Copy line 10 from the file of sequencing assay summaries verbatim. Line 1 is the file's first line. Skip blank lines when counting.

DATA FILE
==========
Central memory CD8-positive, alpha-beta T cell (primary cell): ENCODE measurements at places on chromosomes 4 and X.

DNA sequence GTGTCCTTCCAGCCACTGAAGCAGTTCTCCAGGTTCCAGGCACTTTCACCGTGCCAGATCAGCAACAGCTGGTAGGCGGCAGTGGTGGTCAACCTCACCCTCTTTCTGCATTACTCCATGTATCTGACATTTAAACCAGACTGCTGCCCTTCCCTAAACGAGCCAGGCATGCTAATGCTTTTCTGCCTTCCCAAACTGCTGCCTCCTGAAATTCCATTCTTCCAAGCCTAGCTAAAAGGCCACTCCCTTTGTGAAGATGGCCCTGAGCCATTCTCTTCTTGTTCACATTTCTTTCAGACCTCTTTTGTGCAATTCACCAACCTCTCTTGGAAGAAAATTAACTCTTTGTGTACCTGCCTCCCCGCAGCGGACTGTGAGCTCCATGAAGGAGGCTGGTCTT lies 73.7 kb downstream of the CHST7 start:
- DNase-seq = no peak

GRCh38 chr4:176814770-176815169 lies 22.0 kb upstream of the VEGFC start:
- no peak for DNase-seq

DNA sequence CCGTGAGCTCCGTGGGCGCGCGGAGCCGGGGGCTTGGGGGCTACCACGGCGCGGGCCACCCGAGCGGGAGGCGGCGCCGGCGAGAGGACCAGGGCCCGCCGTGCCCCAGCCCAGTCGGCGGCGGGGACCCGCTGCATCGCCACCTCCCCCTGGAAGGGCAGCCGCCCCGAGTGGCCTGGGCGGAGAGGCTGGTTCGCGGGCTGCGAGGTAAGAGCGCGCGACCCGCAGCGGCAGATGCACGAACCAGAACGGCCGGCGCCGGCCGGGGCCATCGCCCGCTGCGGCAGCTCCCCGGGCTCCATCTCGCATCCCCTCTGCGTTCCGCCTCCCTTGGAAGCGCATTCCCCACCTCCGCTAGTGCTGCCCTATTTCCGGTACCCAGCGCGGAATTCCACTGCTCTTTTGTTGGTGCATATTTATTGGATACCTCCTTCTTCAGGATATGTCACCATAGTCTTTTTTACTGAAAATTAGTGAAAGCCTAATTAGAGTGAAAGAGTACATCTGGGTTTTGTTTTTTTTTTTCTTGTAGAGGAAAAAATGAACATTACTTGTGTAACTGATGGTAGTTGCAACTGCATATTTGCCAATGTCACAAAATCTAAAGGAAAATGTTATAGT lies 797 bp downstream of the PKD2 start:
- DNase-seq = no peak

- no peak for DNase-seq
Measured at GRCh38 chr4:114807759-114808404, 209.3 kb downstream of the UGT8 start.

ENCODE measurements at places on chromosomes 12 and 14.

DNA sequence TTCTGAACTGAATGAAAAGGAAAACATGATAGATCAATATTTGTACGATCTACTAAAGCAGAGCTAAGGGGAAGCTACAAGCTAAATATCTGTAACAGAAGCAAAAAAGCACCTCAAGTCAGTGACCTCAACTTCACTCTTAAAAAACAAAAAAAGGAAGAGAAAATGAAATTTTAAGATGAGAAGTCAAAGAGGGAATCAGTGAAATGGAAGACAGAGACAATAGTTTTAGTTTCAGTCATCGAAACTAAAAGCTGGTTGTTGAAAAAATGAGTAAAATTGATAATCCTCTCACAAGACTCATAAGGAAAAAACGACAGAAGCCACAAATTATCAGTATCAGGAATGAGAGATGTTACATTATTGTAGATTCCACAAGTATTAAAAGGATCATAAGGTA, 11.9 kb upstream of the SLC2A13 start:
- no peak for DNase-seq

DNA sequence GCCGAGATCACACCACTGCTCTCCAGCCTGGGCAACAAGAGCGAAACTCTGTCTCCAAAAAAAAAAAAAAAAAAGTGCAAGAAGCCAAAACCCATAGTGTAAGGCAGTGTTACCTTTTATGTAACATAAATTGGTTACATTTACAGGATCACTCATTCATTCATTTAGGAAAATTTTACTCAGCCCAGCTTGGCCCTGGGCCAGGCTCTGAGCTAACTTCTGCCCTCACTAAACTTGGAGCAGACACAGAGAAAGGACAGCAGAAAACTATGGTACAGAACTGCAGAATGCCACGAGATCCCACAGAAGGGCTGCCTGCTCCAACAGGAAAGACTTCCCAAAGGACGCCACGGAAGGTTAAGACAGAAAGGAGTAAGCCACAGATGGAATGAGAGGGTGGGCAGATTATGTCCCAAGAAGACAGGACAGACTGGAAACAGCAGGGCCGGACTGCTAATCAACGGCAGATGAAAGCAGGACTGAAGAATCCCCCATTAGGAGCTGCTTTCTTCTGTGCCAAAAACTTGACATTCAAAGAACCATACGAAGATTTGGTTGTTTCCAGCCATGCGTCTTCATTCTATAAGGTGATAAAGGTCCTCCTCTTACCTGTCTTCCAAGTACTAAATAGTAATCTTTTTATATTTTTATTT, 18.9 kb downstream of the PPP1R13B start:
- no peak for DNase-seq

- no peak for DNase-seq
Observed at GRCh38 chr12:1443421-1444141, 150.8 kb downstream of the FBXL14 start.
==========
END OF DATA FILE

ENCODE measurements at places on chromosomes 12 and 14.